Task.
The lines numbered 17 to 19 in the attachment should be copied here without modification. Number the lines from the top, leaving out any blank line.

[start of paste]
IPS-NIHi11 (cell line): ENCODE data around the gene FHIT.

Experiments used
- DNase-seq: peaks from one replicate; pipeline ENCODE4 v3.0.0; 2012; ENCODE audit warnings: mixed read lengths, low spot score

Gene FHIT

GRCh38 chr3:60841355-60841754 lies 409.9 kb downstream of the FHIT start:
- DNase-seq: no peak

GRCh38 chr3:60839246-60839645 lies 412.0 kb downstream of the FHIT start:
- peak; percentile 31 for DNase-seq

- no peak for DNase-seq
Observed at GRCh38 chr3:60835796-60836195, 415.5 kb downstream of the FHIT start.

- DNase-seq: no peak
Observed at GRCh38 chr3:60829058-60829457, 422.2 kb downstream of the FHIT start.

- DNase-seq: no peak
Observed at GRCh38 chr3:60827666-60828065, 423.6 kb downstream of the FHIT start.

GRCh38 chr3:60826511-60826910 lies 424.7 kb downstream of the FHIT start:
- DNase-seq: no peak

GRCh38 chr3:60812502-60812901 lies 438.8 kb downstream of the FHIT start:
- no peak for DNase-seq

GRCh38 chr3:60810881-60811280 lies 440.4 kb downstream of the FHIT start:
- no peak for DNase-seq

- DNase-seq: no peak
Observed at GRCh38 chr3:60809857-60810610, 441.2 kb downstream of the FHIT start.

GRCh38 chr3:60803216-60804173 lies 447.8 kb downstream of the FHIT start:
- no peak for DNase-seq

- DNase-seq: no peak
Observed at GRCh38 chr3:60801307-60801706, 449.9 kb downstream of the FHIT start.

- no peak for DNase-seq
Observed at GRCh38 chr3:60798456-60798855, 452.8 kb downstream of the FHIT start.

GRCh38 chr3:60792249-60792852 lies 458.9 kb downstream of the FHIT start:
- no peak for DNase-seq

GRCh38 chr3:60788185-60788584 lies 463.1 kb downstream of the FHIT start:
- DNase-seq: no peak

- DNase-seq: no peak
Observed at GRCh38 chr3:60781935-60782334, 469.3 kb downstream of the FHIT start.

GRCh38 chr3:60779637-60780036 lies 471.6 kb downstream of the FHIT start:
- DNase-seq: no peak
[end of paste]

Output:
GRCh38 chr3:60812502-60812901 lies 438.8 kb downstream of the FHIT start:
- no peak for DNase-seq

GRCh38 chr3:60810881-60811280 lies 440.4 kb downstream of the FHIT start: